Incorporating the Kernel

 
 
By Peter Galli  |  Posted 2005-08-26 Email Print this article Print
 
 
 
 
 
 
 


Earlier this month at LinuxWorld in San Francisco, Red Hat announced that it was including the GFS in Fedora Core 4. The GFS is a scalable, 64-bit cluster file system for Linux. It can support up to 256 x86, AMD64/EM64T or Itanium nodes. Red Hat bought the GFS as part of its acquisition of Sistina Systems in 2003. After the acquisition, Red Hat worked to make the proprietary GFS available under the GPL. "GFS is highly valuable technology that now has the opportunity to improve even more rapidly in the open-source community," said Paul Cormier, Red Hats executive vice president of engineering.
Some large enterprise Linux customers like John Engates, chief technology officer for Rackspace Ltd., a managed-hosting provider in San Antonio, say they believe the Linux vendors now are able to incorporate these new features and functionality into their distributions more incrementally than was previously the case.
Click here to read more about how work on the Linux kernel is picking up speed. But there is still a lot more work to be done, especially in regards to mapping more of the pieces into the development process, said Dan Frye, vice president of IBMs Linux Technology Center in Beaverton, Ore. "All the device drivers from all the different manufacturers have to be open-sourced and moved into the upstream tree to make this fully robust and rock solid," Frye said, adding that the community is working on this and is making progress, "but we need to get [the manufacturers] into the process, rather than standing alone."
While the 2.6 kernel provides all the basics, there is still work to do, as the kernel is not good enough for every workload, Frye said. "We need better large page support for application binaries, and better scalability through the IPV. You know, its tweaking, its thousands of patches that are small stuff," he said. Frye said there was a huge amount of work going on, some of it very difficult, such as "memory add/delete … [and] specific types of large page support for certain types of workloads. There is also a lot of work still to be done on system throughput for the hardest workloads: large SMP [symmetric multiprocessing] running transaction processing-type things. Theres also lots of work to be done there, as you have to get fine-grained scalability in every subsystem." "There is also still a lot of work to do around serviceability to get first-failure data capture in a reliable way throughout the system. This is increasingly driven less by technology than it is by customer workloads," he added. Frye said the Linux kernel development team at the technology center was also working on core security, functionality and a higher level of certification, as well as on Samba, networking, protocols, performance analysis, and finding hot spots and serviceability. It is also working on enabling its hardware, and is spending an increasing amount of time on storage, he said. The team is also spending much more time working on GCC, as the rest of the tool chain is in good shape, Frye said. Check out eWEEK.coms for the latest open-source news, reviews and analysis.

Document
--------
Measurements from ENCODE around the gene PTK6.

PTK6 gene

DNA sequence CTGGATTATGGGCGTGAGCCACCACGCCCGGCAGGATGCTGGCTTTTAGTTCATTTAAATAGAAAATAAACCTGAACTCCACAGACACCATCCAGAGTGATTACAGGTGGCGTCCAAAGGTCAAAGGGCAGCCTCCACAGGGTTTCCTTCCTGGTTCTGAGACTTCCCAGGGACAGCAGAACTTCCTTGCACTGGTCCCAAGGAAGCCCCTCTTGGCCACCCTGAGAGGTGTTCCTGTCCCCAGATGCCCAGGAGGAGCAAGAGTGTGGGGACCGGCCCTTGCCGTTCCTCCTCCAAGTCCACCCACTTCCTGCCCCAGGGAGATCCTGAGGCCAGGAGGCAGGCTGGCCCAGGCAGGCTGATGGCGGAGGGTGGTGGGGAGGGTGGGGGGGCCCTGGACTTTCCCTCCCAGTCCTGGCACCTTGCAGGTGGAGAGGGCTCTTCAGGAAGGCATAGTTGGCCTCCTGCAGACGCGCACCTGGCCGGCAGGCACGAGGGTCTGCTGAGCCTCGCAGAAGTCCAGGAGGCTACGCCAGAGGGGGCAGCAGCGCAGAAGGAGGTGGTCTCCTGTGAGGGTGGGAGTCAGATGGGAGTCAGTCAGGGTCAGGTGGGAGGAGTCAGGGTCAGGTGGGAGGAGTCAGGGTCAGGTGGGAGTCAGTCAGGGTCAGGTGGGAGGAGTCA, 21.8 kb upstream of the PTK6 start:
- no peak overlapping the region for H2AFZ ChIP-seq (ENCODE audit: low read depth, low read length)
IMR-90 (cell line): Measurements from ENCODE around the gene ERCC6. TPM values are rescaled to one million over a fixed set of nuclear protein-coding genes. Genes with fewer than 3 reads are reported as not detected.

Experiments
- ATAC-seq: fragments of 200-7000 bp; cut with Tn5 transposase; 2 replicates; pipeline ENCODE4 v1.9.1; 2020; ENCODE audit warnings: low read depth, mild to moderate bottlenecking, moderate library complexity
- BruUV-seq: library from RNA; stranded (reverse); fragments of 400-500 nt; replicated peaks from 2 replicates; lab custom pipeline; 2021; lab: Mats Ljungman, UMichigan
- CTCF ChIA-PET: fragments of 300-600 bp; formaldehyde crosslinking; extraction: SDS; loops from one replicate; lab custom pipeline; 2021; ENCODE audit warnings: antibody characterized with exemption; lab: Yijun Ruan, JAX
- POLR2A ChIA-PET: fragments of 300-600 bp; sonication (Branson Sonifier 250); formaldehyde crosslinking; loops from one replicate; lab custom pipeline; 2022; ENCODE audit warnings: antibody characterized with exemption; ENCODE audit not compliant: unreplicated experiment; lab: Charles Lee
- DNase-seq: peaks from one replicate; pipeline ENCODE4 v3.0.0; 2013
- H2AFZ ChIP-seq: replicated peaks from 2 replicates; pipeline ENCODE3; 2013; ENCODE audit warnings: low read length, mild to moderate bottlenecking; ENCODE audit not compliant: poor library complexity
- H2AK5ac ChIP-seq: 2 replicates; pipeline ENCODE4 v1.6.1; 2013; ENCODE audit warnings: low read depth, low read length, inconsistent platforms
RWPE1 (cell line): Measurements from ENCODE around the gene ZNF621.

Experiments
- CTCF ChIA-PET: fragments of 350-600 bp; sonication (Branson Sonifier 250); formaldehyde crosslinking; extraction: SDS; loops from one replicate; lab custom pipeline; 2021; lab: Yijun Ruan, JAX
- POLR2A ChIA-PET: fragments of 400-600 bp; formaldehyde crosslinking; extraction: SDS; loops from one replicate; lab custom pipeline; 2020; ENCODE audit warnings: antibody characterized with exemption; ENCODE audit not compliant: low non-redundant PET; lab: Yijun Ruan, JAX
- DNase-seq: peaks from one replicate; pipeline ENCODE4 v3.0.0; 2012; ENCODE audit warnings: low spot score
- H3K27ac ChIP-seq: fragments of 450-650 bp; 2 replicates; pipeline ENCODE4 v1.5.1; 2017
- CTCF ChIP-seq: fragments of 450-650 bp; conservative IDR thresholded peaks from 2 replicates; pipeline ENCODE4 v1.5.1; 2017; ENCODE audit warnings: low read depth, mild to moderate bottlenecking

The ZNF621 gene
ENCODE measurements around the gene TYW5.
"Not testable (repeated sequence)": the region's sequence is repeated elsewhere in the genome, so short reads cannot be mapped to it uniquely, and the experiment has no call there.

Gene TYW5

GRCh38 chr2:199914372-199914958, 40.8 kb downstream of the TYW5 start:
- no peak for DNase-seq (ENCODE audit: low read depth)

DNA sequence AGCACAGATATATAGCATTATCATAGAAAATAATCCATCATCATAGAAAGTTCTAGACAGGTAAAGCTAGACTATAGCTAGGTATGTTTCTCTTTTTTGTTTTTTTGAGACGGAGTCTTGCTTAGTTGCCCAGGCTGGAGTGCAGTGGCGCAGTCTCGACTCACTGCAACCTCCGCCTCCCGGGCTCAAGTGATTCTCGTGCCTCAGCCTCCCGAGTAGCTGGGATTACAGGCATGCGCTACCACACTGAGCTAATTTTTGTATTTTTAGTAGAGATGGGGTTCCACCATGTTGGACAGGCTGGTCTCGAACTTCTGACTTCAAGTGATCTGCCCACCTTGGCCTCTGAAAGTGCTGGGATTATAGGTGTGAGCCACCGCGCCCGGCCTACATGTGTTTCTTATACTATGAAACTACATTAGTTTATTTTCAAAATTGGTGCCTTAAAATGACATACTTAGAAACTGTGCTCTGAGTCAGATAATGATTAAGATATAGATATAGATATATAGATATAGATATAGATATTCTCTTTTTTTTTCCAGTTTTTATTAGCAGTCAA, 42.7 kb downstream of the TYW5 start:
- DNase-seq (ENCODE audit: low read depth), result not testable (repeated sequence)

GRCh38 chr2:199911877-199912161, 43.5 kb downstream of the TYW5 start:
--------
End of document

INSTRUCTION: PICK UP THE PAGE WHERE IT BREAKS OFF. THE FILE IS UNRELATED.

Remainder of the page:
Peter Galli has been a financial/technology reporter for 12 years at leading publications in South Africa, the UK and the US. He has been Investment Editor of South Africa's Business Day Newspaper, the sister publication of the Financial Times of London.

He was also Group Financial Communications Manager for First National Bank, the second largest banking group in South Africa before moving on to become Executive News Editor of Business Report, the largest daily financial newspaper in South Africa, owned by the global Independent Newspapers group.

He was responsible for a national reporting team of 20 based in four bureaus. He also edited and contributed to its weekly technology page, and launched a financial and technology radio service supplying daily news bulletins to the national broadcaster, the South African Broadcasting Corporation, which were then distributed to some 50 radio stations across the country.

He was then transferred to San Francisco as Business Report's U.S. Correspondent to cover Silicon Valley, trade and finance between the US, Europe and emerging markets like South Africa. After serving that role for more than two years, he joined eWeek as a Senior Editor, covering software platforms in August 2000.

He has comprehensively covered Microsoft and its Windows and .Net platforms, as well as the many legal challenges it has faced. He has also focused on Sun Microsystems and its Solaris operating environment, Java and Unix offerings. He covers developments in the open source community, particularly around the Linux kernel and the effects it will have on the enterprise.

He has written extensively about new products for the Linux and Unix platforms, the development of open standards and critically looked at the potential Linux has to offer an alternative operating system and platform to Windows, .Net and Unix-based solutions like Solaris.

His interviews with senior industry executives include Microsoft CEO Steve Ballmer, Linus Torvalds, the original developer of the Linux operating system, Sun CEO Scot McNealy, and Bill Zeitler, a senior vice president at IBM.

For numerous examples of his writing you can search under his name at the eWEEK Website at www.eweek.com.

 
 
 
 
 
 
 

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